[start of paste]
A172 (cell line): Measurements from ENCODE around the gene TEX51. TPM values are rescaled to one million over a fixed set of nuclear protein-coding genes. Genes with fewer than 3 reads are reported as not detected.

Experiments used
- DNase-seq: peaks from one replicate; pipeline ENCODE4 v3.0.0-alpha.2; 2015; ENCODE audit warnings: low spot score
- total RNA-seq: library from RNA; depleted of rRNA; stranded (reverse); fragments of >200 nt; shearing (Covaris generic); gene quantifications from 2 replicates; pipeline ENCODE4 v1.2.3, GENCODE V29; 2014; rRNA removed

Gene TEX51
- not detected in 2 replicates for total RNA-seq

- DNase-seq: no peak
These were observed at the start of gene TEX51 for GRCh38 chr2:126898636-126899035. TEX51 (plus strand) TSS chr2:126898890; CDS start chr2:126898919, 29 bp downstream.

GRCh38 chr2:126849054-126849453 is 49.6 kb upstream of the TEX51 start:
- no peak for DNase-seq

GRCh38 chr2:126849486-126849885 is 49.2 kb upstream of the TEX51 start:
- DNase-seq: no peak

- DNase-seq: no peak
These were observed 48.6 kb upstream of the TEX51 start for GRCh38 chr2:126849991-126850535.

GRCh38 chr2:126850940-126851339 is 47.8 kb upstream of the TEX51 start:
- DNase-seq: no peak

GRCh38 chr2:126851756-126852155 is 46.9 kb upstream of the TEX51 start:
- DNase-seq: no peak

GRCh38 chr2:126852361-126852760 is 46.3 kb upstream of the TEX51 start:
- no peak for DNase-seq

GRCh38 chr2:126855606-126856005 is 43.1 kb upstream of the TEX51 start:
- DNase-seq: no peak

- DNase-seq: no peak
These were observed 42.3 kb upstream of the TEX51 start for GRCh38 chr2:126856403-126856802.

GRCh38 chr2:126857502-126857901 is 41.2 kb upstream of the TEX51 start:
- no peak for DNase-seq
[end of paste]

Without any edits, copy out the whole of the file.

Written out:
A172 (cell line): Measurements from ENCODE around the gene TEX51. TPM values are rescaled to one million over a fixed set of nuclear protein-coding genes. Genes with fewer than 3 reads are reported as not detected.

Experiments used
- DNase-seq: peaks from one replicate; pipeline ENCODE4 v3.0.0-alpha.2; 2015; ENCODE audit warnings: low spot score
- total RNA-seq: library from RNA; depleted of rRNA; stranded (reverse); fragments of >200 nt; shearing (Covaris generic); gene quantifications from 2 replicates; pipeline ENCODE4 v1.2.3, GENCODE V29; 2014; rRNA removed

Gene TEX51
- not detected in 2 replicates for total RNA-seq

- DNase-seq: no peak
These were observed at the start of gene TEX51 for GRCh38 chr2:126898636-126899035. TEX51 (plus strand) TSS chr2:126898890; CDS start chr2:126898919, 29 bp downstream.

GRCh38 chr2:126849054-126849453 is 49.6 kb upstream of the TEX51 start:
- no peak for DNase-seq

GRCh38 chr2:126849486-126849885 is 49.2 kb upstream of the TEX51 start:
- DNase-seq: no peak

- DNase-seq: no peak
These were observed 48.6 kb upstream of the TEX51 start for GRCh38 chr2:126849991-126850535.

GRCh38 chr2:126850940-126851339 is 47.8 kb upstream of the TEX51 start:
- DNase-seq: no peak

GRCh38 chr2:126851756-126852155 is 46.9 kb upstream of the TEX51 start:
- DNase-seq: no peak

GRCh38 chr2:126852361-126852760 is 46.3 kb upstream of the TEX51 start:
- no peak for DNase-seq

GRCh38 chr2:126855606-126856005 is 43.1 kb upstream of the TEX51 start:
- DNase-seq: no peak

- DNase-seq: no peak
These were observed 42.3 kb upstream of the TEX51 start for GRCh38 chr2:126856403-126856802.

GRCh38 chr2:126857502-126857901 is 41.2 kb upstream of the TEX51 start:
- no peak for DNase-seq